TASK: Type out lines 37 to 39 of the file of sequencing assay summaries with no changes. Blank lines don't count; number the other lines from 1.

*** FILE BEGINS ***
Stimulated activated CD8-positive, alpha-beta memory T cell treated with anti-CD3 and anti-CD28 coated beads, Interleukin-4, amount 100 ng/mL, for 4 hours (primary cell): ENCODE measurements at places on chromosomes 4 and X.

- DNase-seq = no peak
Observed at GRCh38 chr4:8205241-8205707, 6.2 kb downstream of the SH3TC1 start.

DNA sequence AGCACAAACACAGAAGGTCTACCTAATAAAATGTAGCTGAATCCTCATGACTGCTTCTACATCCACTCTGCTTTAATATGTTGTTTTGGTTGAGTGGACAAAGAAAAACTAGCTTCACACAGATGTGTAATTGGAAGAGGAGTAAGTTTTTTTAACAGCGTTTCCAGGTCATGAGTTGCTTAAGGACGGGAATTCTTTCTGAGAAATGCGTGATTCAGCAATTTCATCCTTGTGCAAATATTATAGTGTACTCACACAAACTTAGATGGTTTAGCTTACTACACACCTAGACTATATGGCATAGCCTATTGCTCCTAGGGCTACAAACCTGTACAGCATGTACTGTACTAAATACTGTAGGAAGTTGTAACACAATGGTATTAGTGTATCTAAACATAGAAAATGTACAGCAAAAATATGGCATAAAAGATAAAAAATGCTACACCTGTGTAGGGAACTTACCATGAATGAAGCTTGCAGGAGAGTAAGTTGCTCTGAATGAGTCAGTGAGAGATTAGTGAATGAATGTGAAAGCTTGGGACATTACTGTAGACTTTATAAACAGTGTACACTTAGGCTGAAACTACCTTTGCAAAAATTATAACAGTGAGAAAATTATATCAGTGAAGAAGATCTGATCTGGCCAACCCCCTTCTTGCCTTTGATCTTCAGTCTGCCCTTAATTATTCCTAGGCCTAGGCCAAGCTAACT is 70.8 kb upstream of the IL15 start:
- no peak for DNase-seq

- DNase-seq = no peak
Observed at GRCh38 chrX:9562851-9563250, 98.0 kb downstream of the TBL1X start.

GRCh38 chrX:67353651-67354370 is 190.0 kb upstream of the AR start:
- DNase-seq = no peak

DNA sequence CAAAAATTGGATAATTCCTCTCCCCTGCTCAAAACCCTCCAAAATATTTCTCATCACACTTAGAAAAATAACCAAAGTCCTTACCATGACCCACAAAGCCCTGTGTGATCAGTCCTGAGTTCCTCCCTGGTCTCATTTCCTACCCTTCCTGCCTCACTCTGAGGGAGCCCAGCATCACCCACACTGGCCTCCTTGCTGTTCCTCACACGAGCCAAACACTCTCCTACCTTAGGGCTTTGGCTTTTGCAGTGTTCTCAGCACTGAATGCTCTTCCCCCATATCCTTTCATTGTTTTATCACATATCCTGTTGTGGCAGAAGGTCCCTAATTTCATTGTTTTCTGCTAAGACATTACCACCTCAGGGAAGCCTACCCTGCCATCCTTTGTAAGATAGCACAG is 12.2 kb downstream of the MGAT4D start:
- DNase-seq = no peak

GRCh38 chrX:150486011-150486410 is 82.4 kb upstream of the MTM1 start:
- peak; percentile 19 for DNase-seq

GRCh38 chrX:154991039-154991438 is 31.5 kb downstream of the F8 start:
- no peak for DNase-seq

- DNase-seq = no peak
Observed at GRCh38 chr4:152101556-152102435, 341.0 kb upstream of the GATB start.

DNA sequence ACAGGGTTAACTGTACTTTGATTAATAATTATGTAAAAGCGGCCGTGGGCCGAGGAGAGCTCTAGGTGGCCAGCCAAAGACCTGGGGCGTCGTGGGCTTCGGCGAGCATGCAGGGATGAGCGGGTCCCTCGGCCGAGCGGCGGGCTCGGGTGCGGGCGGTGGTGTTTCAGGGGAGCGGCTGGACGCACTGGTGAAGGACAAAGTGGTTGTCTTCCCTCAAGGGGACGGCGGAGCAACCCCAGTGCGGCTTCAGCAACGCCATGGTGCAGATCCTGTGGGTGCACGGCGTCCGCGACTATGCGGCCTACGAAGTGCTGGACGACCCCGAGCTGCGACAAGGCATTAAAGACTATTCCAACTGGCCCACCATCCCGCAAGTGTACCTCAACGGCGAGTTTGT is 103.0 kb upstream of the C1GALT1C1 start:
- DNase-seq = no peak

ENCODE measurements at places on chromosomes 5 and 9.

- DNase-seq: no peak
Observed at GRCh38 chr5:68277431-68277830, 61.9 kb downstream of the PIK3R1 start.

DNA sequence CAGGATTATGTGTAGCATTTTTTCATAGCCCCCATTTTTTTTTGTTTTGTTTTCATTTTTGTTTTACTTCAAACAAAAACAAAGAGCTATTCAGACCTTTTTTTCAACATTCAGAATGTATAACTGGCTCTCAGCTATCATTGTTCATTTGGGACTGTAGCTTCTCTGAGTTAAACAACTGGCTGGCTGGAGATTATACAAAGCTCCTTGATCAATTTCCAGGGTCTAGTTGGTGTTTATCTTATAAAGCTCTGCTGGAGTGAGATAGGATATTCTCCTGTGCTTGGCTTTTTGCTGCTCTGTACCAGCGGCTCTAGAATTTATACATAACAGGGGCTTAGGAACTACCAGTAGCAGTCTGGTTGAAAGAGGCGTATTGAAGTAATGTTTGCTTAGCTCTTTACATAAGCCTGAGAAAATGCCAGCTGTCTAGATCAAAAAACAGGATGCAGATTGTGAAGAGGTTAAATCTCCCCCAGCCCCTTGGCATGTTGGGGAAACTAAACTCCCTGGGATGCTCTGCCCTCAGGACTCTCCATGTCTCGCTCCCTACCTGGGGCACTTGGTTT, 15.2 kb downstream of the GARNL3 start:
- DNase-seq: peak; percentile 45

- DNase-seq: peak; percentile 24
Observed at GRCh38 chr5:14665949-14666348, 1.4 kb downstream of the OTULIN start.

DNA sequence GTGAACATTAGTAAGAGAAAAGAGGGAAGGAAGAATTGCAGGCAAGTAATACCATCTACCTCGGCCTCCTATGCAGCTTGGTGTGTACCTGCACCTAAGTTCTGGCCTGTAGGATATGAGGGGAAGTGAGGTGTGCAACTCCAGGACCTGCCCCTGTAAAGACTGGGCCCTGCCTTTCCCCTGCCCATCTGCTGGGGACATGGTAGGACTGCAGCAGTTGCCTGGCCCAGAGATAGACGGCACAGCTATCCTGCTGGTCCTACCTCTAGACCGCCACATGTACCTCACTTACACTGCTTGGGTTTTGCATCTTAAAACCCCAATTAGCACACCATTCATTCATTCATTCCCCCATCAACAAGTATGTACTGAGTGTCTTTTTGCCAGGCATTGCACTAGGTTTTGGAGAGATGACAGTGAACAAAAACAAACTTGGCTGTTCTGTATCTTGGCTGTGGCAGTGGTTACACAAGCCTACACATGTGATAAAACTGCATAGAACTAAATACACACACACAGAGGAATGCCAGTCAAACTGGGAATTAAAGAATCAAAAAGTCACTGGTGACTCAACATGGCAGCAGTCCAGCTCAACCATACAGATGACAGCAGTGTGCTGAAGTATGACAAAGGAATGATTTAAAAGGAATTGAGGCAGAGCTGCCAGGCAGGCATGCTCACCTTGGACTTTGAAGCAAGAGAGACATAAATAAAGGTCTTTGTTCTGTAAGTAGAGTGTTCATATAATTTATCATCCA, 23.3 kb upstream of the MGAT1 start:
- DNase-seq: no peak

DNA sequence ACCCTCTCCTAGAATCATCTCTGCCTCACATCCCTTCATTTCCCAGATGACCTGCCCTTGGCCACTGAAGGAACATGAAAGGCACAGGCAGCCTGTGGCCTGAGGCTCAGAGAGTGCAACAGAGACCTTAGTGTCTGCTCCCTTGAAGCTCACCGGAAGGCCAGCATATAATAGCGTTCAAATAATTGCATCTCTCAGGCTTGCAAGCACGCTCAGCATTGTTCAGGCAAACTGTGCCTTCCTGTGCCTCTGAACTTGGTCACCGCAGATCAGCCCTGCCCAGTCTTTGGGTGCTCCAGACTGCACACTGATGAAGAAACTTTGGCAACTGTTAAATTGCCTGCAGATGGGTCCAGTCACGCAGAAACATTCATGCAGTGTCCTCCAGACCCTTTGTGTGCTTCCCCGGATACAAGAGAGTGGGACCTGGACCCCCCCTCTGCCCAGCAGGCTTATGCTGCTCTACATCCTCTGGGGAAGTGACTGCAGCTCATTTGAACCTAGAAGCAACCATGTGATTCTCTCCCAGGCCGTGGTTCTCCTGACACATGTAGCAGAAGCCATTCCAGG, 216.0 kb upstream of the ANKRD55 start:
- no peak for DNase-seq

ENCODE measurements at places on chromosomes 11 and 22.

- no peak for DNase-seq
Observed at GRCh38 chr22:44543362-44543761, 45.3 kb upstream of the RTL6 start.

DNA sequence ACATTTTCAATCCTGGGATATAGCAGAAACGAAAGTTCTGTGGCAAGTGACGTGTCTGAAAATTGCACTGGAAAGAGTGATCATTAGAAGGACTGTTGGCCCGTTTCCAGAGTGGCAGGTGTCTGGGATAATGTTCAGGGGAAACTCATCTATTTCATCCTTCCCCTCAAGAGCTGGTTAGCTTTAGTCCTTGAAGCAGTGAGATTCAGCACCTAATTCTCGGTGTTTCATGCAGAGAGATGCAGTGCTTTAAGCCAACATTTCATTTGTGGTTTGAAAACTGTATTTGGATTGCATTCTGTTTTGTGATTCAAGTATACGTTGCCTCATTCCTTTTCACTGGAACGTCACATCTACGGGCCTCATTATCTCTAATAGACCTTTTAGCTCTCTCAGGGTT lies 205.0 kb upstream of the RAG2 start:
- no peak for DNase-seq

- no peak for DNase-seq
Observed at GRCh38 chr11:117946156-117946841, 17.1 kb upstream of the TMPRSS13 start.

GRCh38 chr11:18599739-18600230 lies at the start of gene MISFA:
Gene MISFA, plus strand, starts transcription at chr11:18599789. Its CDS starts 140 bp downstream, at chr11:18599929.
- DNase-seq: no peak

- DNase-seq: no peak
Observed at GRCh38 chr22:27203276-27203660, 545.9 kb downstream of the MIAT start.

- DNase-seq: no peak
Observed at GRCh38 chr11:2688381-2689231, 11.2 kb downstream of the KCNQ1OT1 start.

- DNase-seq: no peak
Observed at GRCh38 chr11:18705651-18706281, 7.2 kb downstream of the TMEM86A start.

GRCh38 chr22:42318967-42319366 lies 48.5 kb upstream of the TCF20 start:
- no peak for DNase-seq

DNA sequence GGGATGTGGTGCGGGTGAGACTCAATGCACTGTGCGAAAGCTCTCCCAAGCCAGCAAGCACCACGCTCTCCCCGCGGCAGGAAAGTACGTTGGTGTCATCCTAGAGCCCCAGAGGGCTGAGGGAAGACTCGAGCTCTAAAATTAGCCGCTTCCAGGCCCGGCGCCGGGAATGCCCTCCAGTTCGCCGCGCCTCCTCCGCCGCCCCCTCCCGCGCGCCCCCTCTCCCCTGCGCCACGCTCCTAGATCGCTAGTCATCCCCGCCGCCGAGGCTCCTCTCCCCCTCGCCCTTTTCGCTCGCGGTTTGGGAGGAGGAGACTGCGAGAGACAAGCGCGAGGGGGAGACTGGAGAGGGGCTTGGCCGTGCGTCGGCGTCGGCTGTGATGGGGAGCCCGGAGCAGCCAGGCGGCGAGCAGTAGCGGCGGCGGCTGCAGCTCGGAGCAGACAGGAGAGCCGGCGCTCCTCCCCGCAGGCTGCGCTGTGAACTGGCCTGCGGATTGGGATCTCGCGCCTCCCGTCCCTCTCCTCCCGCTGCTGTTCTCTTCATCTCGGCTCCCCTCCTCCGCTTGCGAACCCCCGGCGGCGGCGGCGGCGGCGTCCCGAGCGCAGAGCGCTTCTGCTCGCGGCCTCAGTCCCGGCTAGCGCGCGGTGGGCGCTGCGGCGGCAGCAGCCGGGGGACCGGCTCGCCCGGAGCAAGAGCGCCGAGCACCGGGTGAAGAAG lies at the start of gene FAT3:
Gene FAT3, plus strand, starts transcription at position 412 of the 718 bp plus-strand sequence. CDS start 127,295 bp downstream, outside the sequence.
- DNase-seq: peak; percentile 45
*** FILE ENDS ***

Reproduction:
Observed at GRCh38 chr11:117946156-117946841, 17.1 kb upstream of the TMPRSS13 start.

GRCh38 chr11:18599739-18600230 lies at the start of gene MISFA:
Gene MISFA, plus strand, starts transcription at chr11:18599789. Its CDS starts 140 bp downstream, at chr11:18599929.